9 September 2005

More involvement by a limited number of U.N. officials in Lebanese politics means more security concerns for the bulk of U.N. staff in Lebanon. The joint U.N. House is centrally located in the rebuilt downtown area. That's very useful in ordinary conditions. But anyone riding a "service" taxi (a cab shared by five passengers) will be able to throw a stone, picket outside its entrance, and insist on sending a petition to the Secretary General or the Security Council. Most of the U.N. work is in social and economic development, mainly through the regional commission ESCWA, and programs like the UNDP and UNICEF.

Visits by special envoys have been managed generally well without causing much difficulty. Problems arose recently because of political posturing by one or two staffers who seem to feel entitled to brazenly indulge in local politics. Clearly, they feel unaccountable to anyone, as no one in New York seems to be aware of what exactly they are saying and the negative impact on others.

The Executive Secretary of ESCWA has reported her concerns repeatedly to Headquarters, particularly after having to build a temporary barrier on one side of the building. The new U.N. Chief of Security, Sir David Vaness, has already made two visits to Beirut and discussed the problem at length. A consensus view among staff there is that he is thoughtfully understanding and making every effort to help. The problem lies with political freelancing characters. The reference is usually to three or four younger ambitious staffers in Beirut and New York known as the "Larsen boys" -- that is, those who receive directives from Terje Roed Larsen, who seems determined on playing a very openly active role in Lebanese politics. That concern was compounded early September when Arab media "oracle" Mohammed Hassanein Haikal, former Chief Editor of Cairo's Al Ahram told Al-Jazeera TV that Larsen was a proxy for Israeli former Prime Minister Shimon Peres.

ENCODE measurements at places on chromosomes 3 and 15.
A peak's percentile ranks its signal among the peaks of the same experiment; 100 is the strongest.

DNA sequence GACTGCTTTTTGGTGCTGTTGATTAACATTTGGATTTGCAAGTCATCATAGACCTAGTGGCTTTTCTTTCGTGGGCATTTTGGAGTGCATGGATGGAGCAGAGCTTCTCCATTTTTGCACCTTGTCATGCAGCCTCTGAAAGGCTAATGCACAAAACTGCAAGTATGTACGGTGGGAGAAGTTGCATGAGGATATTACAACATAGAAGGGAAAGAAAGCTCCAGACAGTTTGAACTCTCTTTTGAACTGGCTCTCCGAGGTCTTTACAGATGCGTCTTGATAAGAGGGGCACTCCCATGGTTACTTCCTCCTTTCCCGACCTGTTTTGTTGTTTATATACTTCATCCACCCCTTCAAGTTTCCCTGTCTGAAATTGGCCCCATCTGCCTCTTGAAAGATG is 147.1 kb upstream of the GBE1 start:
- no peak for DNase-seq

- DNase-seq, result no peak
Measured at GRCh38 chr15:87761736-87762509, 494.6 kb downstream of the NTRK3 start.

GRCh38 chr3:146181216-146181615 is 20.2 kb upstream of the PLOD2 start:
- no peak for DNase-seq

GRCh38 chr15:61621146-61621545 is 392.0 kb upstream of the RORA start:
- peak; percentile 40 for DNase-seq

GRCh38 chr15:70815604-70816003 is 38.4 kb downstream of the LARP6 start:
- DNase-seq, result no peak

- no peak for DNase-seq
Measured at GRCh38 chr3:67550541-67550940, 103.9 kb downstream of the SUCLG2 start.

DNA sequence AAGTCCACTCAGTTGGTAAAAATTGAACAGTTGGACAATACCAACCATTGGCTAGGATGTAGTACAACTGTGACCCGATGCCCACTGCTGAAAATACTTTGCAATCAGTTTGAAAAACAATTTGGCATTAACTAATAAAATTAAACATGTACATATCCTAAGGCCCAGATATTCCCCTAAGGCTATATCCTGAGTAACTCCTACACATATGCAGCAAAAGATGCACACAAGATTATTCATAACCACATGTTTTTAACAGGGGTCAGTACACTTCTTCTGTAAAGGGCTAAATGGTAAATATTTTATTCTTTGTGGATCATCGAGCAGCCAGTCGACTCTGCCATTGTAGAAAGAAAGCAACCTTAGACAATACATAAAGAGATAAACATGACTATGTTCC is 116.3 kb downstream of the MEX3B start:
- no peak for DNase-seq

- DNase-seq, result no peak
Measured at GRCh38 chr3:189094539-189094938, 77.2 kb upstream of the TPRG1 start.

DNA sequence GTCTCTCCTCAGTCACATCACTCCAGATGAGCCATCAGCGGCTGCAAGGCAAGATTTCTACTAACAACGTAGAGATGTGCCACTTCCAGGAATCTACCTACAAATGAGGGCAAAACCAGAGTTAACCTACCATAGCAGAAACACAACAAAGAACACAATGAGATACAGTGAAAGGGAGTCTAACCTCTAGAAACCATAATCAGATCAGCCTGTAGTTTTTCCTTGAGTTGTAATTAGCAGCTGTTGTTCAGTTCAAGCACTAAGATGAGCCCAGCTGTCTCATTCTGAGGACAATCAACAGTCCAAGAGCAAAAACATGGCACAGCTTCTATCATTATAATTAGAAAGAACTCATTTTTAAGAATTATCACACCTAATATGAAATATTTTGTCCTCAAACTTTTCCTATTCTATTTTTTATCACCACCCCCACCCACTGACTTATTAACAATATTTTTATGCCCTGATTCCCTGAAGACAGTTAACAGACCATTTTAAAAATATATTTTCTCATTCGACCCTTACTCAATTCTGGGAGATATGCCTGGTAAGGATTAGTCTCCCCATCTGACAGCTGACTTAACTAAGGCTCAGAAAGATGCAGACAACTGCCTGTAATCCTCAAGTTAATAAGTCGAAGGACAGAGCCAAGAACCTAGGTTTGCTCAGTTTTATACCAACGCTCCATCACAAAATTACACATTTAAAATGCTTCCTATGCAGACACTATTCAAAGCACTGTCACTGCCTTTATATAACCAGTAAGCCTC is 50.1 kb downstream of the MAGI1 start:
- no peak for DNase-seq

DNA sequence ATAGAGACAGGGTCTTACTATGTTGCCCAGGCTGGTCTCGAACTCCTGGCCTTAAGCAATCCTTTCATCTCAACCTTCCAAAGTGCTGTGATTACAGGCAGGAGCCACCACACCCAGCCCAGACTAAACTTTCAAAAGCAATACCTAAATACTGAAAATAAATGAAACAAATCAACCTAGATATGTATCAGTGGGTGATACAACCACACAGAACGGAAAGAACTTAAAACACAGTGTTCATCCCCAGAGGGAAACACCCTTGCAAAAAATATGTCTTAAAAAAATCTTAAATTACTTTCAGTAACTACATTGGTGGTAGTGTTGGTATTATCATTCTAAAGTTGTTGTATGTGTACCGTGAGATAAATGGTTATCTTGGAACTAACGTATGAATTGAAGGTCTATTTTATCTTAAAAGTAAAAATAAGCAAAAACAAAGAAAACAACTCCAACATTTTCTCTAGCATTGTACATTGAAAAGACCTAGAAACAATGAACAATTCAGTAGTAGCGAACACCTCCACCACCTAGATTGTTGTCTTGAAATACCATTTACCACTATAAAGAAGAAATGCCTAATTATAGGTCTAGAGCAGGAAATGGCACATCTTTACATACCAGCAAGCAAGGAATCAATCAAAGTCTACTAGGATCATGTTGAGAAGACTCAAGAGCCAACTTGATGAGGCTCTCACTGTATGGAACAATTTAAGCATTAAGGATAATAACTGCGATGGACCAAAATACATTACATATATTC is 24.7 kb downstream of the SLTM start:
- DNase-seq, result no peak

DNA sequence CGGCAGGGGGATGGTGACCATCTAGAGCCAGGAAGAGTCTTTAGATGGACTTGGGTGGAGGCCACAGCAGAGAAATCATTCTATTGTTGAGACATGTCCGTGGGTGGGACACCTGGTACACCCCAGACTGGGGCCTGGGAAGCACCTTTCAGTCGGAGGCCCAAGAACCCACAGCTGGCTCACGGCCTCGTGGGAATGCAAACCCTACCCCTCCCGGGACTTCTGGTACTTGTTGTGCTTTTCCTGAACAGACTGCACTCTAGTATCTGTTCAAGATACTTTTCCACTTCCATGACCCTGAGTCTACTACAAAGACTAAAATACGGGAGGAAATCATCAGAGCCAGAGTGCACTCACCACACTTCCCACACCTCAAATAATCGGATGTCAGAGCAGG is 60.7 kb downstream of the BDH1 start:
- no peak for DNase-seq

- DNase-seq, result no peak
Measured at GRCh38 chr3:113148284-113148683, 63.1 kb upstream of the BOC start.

During a recent Lebanese cabinet meeting, the Foreign Minister had to raise the question of the U.N. compound -- whether to remain in central Beirut or move to a better protected suburban location. Already special investigator Detlev Mehlis has selected separate offices in the hilly neighbourhood of Monteverde, after an initial stay at a beach resort hotel. Judge Mehlis has been meticulously correct in his public appearances and extra careful to distinguish his mandated work. If anything, he regained some stature and credibility to the U.N. through his professional handling of his investigation. The problem lies elsewhere. The host government pays $8 1/2 million yearly to Solidaire, a real estate company charged with rebuilding central Beirut controlled by recently murdered former Prime Minister Rafik Hariri who, when taking over the government in the mid-nineties, made a special effort to accommodate the housing arrangement. That conformed with a trend at Headquarters to have unified U.N. presence in all host countries.

The Foreign Minister, while realizing the problem, had to request a three-year extension of the lease. The pressing problem is that of security. The majority of staff would wish those determined on displaying their political freelancing skills would find offices elsewhere. Otherwise, they will make a huge campaign to move out. Meanwhile, there is no one in New York interested. And no one in Beirut seems to know who's in charge of whom.